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New U-Idaho Rangeland Center Collaborative Resource for Conservation, Stewardship
To address these challenges, the University of Idaho has created a new, collaborative resource. The Rangeland Center, formally launched Aug. 19, is not a place or a building. It is a group of people that will collectively advance the understanding and stewardship of rangelands.
Through the combined efforts of the University of Idaho College of Natural Resources, College of Agricultural and Life Sciences and University of Idaho Extension, the virtual center promotes active partnerships with individuals, organizations and communities who work and live on these expansive, iconic and economically important western landscapes.
“The Idaho Rangeland Resource Commission is proud to continue working with the University of Idaho on a myriad of rangeland educational and research projects,” said Gretchen Hyde, executive director of the Idaho Rangeland Resource Commission. “This enhanced partnership will benefit the health of the rangeland, wildlife and ranch families who work to care for the land.”
The Rangeland Center will provide a variety of services and products to those interested in rangeland conservation and management, including workshops, informative web pages, student projects, research papers, and tools that will support decision making.
Exploring methods, such as fire breaks or gaps in dried grasses to control wildfire along Idaho’s Boise/Mountain Home corridor, is one example of a current issue the center will address to benefit land owners and managers.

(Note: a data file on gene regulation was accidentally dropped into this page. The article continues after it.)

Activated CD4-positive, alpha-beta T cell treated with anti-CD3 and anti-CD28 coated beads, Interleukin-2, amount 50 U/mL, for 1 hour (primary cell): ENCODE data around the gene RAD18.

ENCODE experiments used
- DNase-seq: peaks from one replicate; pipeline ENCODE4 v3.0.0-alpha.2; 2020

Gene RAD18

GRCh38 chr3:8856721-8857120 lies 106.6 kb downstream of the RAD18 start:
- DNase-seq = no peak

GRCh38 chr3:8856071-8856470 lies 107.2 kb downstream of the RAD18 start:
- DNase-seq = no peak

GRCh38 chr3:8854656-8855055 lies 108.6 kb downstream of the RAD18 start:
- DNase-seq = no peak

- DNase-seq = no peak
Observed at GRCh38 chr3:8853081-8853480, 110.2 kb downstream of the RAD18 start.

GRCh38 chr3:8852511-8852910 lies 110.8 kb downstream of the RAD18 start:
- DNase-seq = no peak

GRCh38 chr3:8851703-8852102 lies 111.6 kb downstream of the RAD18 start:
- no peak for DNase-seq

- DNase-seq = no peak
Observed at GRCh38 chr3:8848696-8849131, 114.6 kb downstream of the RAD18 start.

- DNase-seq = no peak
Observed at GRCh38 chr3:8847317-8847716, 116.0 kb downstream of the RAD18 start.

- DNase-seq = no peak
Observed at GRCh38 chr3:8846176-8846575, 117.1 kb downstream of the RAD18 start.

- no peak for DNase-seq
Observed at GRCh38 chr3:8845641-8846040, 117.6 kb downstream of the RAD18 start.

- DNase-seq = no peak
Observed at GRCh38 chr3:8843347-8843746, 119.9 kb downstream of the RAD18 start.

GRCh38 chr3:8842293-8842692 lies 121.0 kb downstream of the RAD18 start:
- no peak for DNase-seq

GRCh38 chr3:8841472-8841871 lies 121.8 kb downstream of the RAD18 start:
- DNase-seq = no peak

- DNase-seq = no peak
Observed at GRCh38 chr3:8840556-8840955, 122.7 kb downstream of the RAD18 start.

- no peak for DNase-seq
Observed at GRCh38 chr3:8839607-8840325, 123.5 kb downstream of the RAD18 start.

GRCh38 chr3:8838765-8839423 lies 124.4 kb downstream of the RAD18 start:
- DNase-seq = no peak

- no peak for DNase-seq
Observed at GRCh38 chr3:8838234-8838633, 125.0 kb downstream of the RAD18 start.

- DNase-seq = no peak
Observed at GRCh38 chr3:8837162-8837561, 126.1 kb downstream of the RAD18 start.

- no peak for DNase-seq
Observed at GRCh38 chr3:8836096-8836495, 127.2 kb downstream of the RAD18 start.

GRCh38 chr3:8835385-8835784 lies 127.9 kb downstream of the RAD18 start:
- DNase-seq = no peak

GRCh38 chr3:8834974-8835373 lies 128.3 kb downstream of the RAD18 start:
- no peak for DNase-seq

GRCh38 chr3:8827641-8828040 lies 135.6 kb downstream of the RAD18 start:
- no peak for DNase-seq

Researchers with many specialties work together to counter the damaging effects of cheatgrass. The weedy invader fuels intense fires that explode across the state’s sagebrush steppe rangelands.
“I am very excited to work with 23 researchers and educators whose vast mix of expertise will create a new synergy to develop science and solutions for the range,” said Karen Launchbaugh, U-Idaho professor of rangeland ecology and management, who spearheads the center.
“Issues facing rangelands today are broad and interrelated,” added Neil Rimbey, University of Idaho Extension range economist and agriculture professor. “The center will have an advisory board that we expect will raise real-life issues and will integrate the teaching, research and extension of our land-grant institution.”
Kurt Pregitzer, dean of the College of Natural Resources, says the center “is a very positive and innovative way to emphasize the importance of rangelands to Idaho’s culture and economy. And, it embodies the university’s land grant mission to address strategic local issues such as this.”
Those needing assistance with a rangeland issue may contact the Rangeland Center at (208)885-6536.